The flight to Santiago was also completely full and, unlike last time, I had a middle seat, so there would be little sightseeing or sleeping. My flight back from Europe, in which nearly everyone had been able to lie down across a trio of seats to sleep, had given me hope that the airlines had relaxed their optimization algorithms, but that was clearly an anomaly, and their drive to minimize seat pitch and maximize human misery and shareholder value remains undiminished. In an ideal world, our advances in “Artificial Intelligence” would be used to automate jobs that humans find unpleasant. It seems increasingly likely, however, that our billion-parameter models trained with millions of dollars of computing power will be used to extract money from small efficiencies: making ads marginally more effective, eliminating resilience from supply chains, finding arbitrage opportunities, and ensuring that workers do not capture shareholder value by scratching their noses or spending too long in the bathroom.Anyways… The Andes were just as impressive as last time, with Mercedario, Aconcagua, and lesser peaks rising to the plane’s height as it descended toward Santiago. Customs were quick and painless, and I had little trouble assembling my bike and trailer in the airport. My plan was to take an overnight bus to Osorno and ride from there; the bus companies officially say “no bikes,” but that just means you have to buy your ticket in person and pay a baggage fee. Just as I was leaving the airport, I was approached a Polish bike tourist whose bike was delayed. We talked for a bit, and exchanged info so we could meet up later if I was still in town. The ride to the bus station was as inoffensive as I remembered it — Santiago is small and sane by the standard of Latin American capitols — but by the time I got there, the heat, my lack of sleep, and an oncoming cold were wearing on me. The thought of spending the rest of the day re-boxing my bike, then putting it into the cargo hold of a bus and hoping it would not get mangled, was too much. Looking at the map, I saw that there were enough peaks between Santiago and Osorno to break up the second half of the ride, and I could escape the heat and the Panamericana by riding along the coast for the first part. So I rode to the same hotel I stayed at last time, bought groceries and supplies, then met up with Lukasz for pizza. He turned out to be a techie like I was, but unlike me, had found ways to use those skills to address climate change by focusing on the power costs of computation. (Computing is about on par with trucking as a carbon emitter.) After a good night’s sleep and a failed attempt at a shower — the hotel’s hot water heater seemed not to work in the morning — I slogged my way back out of Santiago and southwest, toward Melipilla and the coast at Pichilemu. This part of Chile is a semi-desert, and hot at this time of year, but my legs were fresh after a few days of inactivity, so I made good time. I stopped for awhile at a hydroelectric dam on the Rio Rapel, where I found a water spigot, then climbed out of the gorge to find a place to camp. Closer to the Pacific, the climate is wet enough to support trees, and the whole region is covered in aggressively-farmed eucalyptus and pines. It seemed like a good place to stay if I did not get in the way of logging. I turned off on a little-used road leading to a gate with some trash on the other side, then pulled a short distance down the abandoned road along the fence to set up camp. I heard someone come through the gate, then stop. I kept an eye out, and after awhile saw him walking toward my tent. He was not angry or aggressive, but seemed adamant that I could not camp there, his reason being that I would start a forest fire. I told him that I thought I was on public property, being on the road-side of the gate, and would be gone first thing in the morning without cooking breakfast, but he clearly wanted me gone, and did not care where I went. He sat in his truck as I packed up, and I took my time, hoping to annoy him into leaving. I rode back to the highway and continued toward Litueche. It was getting dark and I took my time, but the guy followed me a good mile before finally passing and going on his way. I kept going a few more miles, then found a more stealthy and flammable part of the same forest to set up camp. I made sure I was not clearly visible from the road, then took the flag off my trailer and slept on my groundcloth to keep a lower profile. Welcome to Chile.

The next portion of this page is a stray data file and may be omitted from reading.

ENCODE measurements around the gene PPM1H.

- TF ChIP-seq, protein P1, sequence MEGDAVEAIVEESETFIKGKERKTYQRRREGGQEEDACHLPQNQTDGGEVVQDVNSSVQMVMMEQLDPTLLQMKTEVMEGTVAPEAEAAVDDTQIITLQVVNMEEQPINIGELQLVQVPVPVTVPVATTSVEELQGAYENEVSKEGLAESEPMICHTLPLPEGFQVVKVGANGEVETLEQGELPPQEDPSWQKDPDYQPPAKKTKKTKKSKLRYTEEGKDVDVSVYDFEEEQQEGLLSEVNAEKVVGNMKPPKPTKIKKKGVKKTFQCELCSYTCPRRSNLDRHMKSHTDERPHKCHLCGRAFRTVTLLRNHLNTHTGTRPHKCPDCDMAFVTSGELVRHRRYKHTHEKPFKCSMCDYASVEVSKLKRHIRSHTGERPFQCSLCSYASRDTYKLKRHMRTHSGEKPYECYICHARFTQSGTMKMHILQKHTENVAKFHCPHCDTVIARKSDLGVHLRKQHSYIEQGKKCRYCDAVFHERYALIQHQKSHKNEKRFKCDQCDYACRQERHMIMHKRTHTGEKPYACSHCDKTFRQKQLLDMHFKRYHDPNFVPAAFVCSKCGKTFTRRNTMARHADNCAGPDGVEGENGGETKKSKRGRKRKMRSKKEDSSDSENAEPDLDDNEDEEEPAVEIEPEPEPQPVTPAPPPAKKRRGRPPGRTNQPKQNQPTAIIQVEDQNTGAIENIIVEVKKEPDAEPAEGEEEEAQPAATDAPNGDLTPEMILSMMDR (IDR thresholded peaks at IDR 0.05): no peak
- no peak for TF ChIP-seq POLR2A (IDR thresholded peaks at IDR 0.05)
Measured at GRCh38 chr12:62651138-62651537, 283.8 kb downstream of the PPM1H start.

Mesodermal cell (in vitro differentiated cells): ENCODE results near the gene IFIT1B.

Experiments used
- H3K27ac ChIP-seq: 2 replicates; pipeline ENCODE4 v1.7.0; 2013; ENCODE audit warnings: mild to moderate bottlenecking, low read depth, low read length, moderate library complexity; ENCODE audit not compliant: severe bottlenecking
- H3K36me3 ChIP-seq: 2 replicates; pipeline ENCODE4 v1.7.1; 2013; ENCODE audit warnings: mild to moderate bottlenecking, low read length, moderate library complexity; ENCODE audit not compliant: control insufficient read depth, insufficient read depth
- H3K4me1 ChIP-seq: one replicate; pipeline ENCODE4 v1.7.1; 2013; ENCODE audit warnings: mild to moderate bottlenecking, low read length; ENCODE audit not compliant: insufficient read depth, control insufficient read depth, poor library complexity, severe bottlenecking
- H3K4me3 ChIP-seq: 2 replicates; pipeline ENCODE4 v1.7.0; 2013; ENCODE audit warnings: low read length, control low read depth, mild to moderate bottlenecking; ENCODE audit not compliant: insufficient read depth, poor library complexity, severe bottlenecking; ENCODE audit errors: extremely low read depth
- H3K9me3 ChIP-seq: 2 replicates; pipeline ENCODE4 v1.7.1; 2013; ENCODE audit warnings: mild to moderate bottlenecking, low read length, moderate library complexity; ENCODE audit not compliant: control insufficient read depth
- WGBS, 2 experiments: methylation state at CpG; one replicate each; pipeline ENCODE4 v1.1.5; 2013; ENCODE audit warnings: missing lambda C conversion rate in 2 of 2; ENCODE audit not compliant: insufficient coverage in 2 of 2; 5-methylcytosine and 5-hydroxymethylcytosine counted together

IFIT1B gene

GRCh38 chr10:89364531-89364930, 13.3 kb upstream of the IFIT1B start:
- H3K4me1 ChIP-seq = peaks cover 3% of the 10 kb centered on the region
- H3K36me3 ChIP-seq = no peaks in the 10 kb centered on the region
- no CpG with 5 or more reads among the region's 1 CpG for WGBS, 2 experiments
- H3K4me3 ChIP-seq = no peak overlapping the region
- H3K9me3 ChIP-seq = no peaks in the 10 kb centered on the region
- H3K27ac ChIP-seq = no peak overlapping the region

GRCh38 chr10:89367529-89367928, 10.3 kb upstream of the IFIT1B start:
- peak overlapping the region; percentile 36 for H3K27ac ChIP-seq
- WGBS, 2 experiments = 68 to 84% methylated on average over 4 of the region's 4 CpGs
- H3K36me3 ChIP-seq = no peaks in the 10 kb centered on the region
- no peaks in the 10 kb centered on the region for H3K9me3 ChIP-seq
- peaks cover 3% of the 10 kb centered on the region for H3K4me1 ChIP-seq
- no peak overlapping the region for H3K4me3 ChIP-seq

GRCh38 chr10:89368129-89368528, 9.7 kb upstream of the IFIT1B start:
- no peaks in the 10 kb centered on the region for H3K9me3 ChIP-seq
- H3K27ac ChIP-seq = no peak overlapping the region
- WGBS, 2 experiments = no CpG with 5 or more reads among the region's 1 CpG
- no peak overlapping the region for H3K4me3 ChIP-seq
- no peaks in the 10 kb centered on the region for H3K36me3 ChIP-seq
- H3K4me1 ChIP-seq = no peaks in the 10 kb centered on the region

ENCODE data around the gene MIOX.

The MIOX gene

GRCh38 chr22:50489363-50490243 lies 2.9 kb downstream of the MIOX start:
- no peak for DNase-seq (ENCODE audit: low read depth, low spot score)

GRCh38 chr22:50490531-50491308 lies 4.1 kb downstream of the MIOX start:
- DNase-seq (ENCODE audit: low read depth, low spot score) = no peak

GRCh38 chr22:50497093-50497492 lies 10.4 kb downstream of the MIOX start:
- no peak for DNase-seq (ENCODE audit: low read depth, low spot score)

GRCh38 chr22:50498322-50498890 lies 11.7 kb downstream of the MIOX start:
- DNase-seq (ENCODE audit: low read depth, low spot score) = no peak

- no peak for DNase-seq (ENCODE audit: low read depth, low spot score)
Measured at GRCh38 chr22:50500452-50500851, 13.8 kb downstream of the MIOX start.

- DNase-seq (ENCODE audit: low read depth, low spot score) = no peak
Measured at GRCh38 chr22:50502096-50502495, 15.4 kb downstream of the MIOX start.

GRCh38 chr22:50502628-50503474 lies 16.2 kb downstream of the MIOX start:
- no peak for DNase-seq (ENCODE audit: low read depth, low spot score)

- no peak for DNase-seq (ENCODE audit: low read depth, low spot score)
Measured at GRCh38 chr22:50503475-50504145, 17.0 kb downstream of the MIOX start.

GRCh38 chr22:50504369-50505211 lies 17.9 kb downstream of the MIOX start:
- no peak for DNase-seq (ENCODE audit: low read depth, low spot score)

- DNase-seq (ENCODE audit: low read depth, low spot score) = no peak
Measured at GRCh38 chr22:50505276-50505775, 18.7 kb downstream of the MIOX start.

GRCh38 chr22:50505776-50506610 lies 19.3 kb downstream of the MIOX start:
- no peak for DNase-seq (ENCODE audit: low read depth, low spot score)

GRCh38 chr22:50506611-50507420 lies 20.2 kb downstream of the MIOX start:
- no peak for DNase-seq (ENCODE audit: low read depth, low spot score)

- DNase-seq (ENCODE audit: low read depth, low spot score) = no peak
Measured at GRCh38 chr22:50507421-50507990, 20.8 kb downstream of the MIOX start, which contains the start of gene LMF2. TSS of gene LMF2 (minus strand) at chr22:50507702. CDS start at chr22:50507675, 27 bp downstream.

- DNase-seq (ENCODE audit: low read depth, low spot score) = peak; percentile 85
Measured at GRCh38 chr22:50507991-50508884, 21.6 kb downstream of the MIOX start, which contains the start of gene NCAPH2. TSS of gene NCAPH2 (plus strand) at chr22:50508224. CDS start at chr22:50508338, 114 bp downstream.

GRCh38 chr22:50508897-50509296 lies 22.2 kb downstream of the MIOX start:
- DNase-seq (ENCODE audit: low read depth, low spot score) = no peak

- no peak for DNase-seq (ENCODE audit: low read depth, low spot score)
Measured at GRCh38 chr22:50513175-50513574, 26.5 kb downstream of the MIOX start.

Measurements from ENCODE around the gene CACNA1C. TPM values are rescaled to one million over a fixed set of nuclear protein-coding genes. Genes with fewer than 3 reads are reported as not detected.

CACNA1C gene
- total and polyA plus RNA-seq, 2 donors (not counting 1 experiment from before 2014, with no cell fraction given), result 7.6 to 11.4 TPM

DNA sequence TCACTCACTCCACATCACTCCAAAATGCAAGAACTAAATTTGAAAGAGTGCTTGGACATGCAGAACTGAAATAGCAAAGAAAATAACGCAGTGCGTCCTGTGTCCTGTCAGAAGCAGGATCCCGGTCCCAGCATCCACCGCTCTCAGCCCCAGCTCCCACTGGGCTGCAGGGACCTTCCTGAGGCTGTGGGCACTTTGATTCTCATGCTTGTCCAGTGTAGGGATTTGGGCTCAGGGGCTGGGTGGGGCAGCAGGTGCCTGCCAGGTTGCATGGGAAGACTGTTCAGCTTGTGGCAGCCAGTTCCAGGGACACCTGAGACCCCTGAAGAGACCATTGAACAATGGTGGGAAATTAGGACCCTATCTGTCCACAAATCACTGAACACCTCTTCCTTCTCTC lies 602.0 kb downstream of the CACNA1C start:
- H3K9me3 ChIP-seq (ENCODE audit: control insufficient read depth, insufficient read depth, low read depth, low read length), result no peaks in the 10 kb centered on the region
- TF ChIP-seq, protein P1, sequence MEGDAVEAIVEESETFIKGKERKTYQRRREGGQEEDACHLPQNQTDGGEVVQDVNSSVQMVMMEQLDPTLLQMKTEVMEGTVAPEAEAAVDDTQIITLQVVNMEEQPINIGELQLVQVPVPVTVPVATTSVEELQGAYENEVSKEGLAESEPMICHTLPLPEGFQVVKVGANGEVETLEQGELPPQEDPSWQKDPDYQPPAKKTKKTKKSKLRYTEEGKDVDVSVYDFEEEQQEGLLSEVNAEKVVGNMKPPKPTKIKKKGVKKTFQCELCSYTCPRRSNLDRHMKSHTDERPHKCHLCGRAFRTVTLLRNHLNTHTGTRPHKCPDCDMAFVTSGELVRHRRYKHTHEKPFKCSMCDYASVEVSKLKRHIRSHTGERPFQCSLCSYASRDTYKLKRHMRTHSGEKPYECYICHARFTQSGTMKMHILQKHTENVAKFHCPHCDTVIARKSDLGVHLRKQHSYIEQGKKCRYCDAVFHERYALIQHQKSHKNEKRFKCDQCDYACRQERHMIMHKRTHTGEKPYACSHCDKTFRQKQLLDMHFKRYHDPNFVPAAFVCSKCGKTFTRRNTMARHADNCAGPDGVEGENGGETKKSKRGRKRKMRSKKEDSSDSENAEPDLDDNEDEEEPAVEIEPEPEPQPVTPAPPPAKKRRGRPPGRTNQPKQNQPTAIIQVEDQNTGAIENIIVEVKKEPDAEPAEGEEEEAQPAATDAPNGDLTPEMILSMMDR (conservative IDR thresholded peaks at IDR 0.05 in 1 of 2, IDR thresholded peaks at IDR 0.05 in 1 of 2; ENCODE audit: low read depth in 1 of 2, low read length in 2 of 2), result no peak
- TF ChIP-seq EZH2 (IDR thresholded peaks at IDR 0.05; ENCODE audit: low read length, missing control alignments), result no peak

One response to “Southward ho!”
“drive to minimize seat pitch and maximize human misery and shareholder value remains undiminished” OMG that and the writing that follows cracks me up! It’s funny because it’s true!